Last night’s near-perfect game, which John wrote about here, is leading to calls for the expanded use of instant replay. But such a change would make baseball games even longer and more difficult to watch than they already are.
Ironically, the calls are being generated by a game in which the blown call had no effect on the outcome (unlike two horrible ball-and-strike decisions that cost the Washington Nationals a pair of games recently). The main effect of last night’s call was that Armando Galarraga pitched “perfectly” to 28 hitters instead of 27.
But what about the “injustice” (strange word to apply in this context to a sporting event, but one I heard several times this morning) to Galarraga? To be sure, he won’t be on the list of official perfect games. However, his near-perfect game will be remembered long after most perfect games have been forgotton. For example, I’ve already forgotten who pitched the second perfect game of this season not long ago.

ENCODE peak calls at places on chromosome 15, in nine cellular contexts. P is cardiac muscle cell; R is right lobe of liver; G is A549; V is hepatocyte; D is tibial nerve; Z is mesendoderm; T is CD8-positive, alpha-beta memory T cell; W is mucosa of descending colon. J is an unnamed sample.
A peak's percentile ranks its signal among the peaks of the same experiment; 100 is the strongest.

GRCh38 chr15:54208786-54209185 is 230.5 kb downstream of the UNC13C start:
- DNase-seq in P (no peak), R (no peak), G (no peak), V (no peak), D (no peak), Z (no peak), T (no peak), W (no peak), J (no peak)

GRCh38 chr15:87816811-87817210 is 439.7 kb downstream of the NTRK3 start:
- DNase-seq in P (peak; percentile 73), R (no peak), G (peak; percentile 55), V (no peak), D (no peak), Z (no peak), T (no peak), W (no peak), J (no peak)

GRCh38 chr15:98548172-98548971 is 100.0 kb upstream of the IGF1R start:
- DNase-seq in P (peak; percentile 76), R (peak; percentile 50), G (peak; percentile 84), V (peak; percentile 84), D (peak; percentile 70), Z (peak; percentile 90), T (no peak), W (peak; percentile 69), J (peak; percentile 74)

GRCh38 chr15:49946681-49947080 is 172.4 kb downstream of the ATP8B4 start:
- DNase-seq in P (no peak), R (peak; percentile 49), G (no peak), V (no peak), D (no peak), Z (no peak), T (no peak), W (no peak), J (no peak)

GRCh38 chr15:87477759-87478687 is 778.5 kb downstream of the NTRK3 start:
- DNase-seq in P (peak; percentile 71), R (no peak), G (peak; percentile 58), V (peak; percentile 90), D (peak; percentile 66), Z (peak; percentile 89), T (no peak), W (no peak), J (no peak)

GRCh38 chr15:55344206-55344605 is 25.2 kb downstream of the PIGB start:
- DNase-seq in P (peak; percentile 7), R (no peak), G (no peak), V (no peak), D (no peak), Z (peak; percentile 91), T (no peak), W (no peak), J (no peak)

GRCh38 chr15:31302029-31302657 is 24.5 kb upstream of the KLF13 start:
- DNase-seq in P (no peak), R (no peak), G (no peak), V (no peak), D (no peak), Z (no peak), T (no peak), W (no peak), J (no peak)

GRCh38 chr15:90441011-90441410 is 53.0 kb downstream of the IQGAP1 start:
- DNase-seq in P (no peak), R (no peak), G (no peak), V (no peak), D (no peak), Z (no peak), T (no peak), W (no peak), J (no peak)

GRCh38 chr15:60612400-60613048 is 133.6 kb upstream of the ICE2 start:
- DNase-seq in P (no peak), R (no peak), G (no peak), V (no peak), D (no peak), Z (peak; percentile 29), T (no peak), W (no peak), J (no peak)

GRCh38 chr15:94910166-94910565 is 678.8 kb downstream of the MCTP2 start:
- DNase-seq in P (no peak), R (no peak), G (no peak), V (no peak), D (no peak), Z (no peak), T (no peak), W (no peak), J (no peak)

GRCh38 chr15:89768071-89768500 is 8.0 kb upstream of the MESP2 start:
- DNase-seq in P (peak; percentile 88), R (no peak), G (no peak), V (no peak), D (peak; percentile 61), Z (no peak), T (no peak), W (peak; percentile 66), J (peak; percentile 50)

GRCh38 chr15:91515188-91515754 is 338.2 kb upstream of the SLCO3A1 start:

Finally, Galarranga experienced no more “injustice” by virtue of umpiring error than other pitchers experience when a fielding error spoils a perfect game. Of course, instant replay can correct umpire (but not player) error. I just don’t think it’s worth the damge such a change in the rules would inflict on the game.
UPDATE: John Miller, the resident Tiger fan at NRO’s Corner, reports:
The Tigers started play at 1:05 pm today, with umpire Jim Joyce (the guy who blew the perfect-game call last night) scheduled to call balls and strikes. Joyce came onto the field with his crew, holding back tears. There’s probably nobody more upset about what happened than him. Galarraga brought out the Tigers lineup card and shook hands with Joyce and the others gathered at home plate, in a place where all could see. Standing ovation from the crowd.
What happened last night was unfortunate. Everyone knows it. Galarraga and Joyce have handled this with an enormous amount of grace and dignity. An e-mailer pointed out that it’s almost a blessing that Joyce messed up the call, because now everyone can see how grown ups are supposed to behave.